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The Search is on for the Oldest Bottle of Charles Krug Wine


Charles Krug Winery 150th Anniversary

How deep is your cellar? If it’s deep enough, you might have exactly what Charles Krug Winery is looking for, the oldest bottle of their wine. Empty or full, dating either from pre-Prohibition or the Peter Mondavi Family era which began with the 1944 vintage, they want it. As the winery nears their 150th anniversary, they want to put the bottles on display as part of a history exhibit for first winery of Napa Valley. More information from the winery can be found below:

In time for the 150th anniversary of Napa Valley’s first winery, the Peter Mondavi Sr. Family announces a search for the oldest Charles Krug Winery bottle in existence. Founded in 1861, Charles Krug Winery is the birthplace of the Napa Valley wine industry and has been in the Peter Mondavi Family for nearly 70 of its 150 years.

Peter Mondavi Jr. puts his family winery’s history in perspective: “Charles Krug was founded the year President Lincoln was inaugurated, and the year the Civil War began.” At the time, Napa Valley was essentially the Wild West. Charles Krug first planted Mission grapes on his St. Helena estate but he soon replanted to European varietals which he felt would make better wine. Wines made at the time would have likely included claret, sherry, Madeira, sweet tokay and riesling, the latter hugely popular with many of the German immigrant-winemakers in Napa Valley in the late 1800’s.

Readers are encouraged to scour their wine cabinets, cellars, closets and caves for Charles Krug wine bottles, empty or full, dating either from pre-Prohibition or the Peter Mondavi Family era which began with the 1944 vintage. Bottles deemed contenders will be authenticated by experts in the wine department of Sotheby’s auction house in New York. The Peter Mondavi Family may purchase the winning bottle for display at the winery.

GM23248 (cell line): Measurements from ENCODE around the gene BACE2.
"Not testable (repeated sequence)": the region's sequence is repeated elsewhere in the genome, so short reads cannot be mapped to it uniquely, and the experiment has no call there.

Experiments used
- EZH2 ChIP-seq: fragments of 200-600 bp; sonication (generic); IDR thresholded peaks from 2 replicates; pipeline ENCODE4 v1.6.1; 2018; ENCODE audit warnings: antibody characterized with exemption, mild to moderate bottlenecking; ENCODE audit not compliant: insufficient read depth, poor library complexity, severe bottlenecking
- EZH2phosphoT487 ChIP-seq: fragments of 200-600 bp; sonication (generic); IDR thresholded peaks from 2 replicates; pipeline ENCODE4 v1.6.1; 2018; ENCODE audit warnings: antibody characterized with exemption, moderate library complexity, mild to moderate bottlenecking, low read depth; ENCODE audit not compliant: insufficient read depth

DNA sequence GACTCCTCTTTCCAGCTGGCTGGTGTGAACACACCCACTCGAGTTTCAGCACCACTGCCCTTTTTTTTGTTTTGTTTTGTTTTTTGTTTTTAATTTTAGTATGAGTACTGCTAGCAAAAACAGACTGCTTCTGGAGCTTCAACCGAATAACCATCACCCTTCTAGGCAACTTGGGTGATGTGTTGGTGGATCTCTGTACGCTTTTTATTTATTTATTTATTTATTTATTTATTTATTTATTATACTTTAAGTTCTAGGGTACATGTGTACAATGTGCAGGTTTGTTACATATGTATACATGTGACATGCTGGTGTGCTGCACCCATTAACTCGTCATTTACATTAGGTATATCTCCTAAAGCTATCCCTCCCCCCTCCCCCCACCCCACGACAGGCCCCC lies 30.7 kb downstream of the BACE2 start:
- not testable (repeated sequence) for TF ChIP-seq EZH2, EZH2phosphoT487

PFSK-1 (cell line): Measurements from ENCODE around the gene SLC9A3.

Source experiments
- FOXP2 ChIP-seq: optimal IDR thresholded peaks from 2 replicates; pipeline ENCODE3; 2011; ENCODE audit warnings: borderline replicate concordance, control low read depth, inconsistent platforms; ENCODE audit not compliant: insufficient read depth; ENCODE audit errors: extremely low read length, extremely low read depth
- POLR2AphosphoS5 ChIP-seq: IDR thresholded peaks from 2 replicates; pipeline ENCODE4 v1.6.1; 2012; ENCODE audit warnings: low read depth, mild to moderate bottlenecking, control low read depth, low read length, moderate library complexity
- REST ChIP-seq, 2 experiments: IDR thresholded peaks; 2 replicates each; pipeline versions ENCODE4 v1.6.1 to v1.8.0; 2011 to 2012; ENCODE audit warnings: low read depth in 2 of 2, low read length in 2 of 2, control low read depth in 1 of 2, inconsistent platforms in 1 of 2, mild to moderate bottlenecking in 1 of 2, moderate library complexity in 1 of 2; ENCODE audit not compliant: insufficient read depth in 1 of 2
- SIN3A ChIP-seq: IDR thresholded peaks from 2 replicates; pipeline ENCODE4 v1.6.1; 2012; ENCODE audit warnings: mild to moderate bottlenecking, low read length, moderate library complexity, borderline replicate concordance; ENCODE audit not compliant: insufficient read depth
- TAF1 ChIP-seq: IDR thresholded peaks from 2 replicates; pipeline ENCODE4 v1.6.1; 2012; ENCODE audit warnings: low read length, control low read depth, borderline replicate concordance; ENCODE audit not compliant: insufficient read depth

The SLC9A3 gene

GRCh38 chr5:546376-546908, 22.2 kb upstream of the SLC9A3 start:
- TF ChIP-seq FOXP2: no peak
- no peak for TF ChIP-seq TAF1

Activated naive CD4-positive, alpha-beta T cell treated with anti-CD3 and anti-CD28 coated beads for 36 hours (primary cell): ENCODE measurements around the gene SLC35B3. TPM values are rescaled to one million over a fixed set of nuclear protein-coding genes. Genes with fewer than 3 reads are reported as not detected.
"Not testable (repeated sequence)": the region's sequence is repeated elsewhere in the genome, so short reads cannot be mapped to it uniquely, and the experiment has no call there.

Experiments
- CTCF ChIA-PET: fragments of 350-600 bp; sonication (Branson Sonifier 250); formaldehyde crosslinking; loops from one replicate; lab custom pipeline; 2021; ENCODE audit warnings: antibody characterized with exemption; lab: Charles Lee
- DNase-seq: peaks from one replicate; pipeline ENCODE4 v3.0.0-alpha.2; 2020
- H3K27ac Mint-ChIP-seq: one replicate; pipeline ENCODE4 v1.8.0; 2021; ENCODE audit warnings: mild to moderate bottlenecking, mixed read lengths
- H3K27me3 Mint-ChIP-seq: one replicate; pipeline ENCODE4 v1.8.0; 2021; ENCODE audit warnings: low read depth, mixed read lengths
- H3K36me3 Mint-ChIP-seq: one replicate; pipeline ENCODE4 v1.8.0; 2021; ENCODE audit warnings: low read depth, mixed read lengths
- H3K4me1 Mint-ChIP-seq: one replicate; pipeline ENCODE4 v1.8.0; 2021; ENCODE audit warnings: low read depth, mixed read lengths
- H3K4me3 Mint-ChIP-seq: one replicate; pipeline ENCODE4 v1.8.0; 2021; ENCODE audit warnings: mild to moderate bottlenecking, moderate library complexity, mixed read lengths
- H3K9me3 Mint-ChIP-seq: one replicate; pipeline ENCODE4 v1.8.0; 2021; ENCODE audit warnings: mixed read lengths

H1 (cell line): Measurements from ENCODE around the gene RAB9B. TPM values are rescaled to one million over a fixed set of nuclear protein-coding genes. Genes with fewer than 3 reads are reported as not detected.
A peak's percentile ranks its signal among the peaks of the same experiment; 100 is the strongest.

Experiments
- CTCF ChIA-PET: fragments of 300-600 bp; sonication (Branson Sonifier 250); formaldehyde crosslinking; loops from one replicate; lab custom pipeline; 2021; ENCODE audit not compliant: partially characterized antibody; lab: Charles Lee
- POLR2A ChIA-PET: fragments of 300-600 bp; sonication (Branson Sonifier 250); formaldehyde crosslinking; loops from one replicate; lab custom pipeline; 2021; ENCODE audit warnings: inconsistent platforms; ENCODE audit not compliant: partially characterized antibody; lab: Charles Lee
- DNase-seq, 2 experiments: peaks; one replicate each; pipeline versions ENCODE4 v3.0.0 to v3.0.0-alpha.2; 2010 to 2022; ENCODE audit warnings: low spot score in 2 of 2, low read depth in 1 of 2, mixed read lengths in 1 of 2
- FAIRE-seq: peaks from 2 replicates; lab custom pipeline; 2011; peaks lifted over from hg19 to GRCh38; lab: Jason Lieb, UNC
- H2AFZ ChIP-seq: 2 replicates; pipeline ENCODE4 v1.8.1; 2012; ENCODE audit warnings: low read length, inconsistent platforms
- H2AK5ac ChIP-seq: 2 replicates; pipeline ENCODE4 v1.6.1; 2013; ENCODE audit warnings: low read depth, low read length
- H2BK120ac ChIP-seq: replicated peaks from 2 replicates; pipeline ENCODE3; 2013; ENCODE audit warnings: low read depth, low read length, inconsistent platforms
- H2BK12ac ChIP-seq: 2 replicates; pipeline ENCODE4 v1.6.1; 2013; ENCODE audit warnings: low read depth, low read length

Plans are for an exhibit of historic artifacts from Charles Krug Winery, which will include a towering 9000-gallon vintage redwood fermentation tank and Charles Krug’s original basket press, which he used to crush the first harvest at his fledgling winery. The estate’s Redwood Cellar will house the exhibit. The huge structure with its many-gabled roof and impressive belvedere was built by Charles Krug in 1873 after his original cellar burned to the ground. On the National Register of Historic Places and a California Historic Landmark, the Redwood Cellar was restored recently to hold the Peter Mondavi Family’s reserve barrel aging room. The Cellar will eventually house the winery’s new tasting room and visitor’s center.

If you think you have what they’re looking for, go to their Facebook and tell them about your bottles and post a photo. Don’t have Facebook? Email them at oldestbottle@charleskrug.com. Submissions must be in by December 31, 2011.

2 comments 08.15.2011 |

Mollydooker Wines ‘Label Our Lefty’ Contest


MollyDooker Wine

Want to win a trip to Australia? It’s never been easier. All you have to do is submit a name for Mollydooker’s newest wine and you might find yourself on a flight to down under, where there have been rumors of sightings of Mutineer Magazine’s Alan Kropf in recent months.

See below for more information on the Mollydooker contest.

Mollydooker WineMcLaren Vale, Australia, August 1, 2011— What’s in a name? You tell us. Mollydooker, the fun-filled Australian winery, is on a worldwide search for the perfect name for its newest wine. The winning name will forever be displayed on the label of their new Sparkling Shiraz and will become part of the flavorful family of award winning Mollydooker wines.

“Four years ago we asked our friends to help us name our charity wine”, said Sarah Marquis, who with her husband Sparky, founded Mollydooker. “The winners (who suggested ‘Sip it Forward’) came to our USA release parties as our guests, and we all had a ball.”

“This time we want to make it even more special, so we are opening the contest up world wide, and we will fly the winner and a guest to visit us at the winery in Australia.”